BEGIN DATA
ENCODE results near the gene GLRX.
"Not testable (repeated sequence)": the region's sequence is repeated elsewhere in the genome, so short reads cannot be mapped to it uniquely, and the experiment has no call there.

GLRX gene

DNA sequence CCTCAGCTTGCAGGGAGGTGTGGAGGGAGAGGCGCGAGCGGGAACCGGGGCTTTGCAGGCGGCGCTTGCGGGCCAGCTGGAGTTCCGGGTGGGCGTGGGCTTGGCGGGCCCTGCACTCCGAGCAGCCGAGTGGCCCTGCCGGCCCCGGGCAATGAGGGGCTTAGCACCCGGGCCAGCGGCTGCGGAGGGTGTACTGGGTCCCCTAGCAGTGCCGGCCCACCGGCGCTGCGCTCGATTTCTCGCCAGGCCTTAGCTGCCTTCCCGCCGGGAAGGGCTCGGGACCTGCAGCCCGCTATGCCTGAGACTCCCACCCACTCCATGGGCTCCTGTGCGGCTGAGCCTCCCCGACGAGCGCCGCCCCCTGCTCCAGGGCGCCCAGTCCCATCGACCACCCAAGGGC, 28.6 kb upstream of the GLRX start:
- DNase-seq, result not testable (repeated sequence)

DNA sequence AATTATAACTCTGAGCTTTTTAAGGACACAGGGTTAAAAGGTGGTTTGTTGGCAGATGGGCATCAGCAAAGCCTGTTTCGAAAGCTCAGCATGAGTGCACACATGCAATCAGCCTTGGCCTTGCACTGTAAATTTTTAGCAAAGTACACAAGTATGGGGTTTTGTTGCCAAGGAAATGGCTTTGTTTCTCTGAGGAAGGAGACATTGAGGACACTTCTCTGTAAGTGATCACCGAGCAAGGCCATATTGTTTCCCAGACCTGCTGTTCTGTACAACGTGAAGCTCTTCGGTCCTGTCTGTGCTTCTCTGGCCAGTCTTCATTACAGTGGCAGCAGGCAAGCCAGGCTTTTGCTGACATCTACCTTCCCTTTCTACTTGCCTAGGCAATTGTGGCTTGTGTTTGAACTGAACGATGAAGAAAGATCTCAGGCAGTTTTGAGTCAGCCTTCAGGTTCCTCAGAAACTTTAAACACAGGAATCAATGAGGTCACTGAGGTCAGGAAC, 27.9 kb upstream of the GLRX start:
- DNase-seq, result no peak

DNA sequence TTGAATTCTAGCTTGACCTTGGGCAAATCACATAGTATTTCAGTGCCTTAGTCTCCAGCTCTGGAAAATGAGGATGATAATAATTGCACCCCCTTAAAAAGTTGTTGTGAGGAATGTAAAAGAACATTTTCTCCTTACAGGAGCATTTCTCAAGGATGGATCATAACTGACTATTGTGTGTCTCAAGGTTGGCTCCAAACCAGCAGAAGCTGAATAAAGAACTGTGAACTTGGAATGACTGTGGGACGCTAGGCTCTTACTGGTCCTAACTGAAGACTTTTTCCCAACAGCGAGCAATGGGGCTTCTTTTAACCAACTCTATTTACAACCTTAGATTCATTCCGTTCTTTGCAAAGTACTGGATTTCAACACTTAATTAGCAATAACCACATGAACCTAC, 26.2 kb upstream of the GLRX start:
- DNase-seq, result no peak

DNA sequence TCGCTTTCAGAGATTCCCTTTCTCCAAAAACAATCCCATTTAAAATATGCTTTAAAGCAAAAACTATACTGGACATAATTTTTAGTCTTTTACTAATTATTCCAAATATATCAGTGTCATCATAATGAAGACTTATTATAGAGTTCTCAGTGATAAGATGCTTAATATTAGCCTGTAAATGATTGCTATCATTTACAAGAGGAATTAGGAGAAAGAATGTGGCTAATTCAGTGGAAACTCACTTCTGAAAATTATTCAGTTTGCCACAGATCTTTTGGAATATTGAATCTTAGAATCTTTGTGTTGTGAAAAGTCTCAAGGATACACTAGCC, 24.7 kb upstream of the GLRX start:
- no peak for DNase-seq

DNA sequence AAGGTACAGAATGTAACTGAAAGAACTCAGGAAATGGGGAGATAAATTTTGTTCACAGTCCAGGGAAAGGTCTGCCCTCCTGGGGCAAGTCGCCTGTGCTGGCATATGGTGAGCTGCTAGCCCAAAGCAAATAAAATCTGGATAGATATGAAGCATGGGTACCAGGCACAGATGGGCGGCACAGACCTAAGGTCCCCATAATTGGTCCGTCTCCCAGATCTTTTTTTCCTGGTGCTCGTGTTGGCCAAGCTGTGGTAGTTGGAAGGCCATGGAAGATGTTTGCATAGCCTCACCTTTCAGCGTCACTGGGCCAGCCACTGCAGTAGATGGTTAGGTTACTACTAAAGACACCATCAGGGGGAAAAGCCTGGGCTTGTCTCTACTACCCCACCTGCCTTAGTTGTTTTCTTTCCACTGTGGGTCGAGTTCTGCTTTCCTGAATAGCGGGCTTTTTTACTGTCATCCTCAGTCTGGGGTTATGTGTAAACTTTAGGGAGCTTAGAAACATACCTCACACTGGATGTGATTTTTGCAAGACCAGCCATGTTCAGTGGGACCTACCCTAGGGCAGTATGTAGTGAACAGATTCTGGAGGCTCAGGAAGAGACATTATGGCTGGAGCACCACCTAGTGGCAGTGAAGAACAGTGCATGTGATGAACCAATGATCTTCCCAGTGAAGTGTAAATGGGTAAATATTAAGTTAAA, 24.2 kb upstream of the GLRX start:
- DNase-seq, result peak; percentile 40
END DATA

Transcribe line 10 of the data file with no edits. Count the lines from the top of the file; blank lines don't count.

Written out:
DNA sequence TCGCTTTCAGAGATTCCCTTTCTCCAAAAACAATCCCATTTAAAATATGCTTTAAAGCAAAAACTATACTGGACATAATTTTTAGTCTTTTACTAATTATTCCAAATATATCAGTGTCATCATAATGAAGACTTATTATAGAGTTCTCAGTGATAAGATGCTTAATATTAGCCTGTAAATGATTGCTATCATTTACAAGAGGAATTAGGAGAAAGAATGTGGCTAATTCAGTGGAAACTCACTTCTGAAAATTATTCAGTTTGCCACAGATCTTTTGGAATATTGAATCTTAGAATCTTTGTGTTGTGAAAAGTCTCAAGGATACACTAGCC, 24.7 kb upstream of the GLRX start: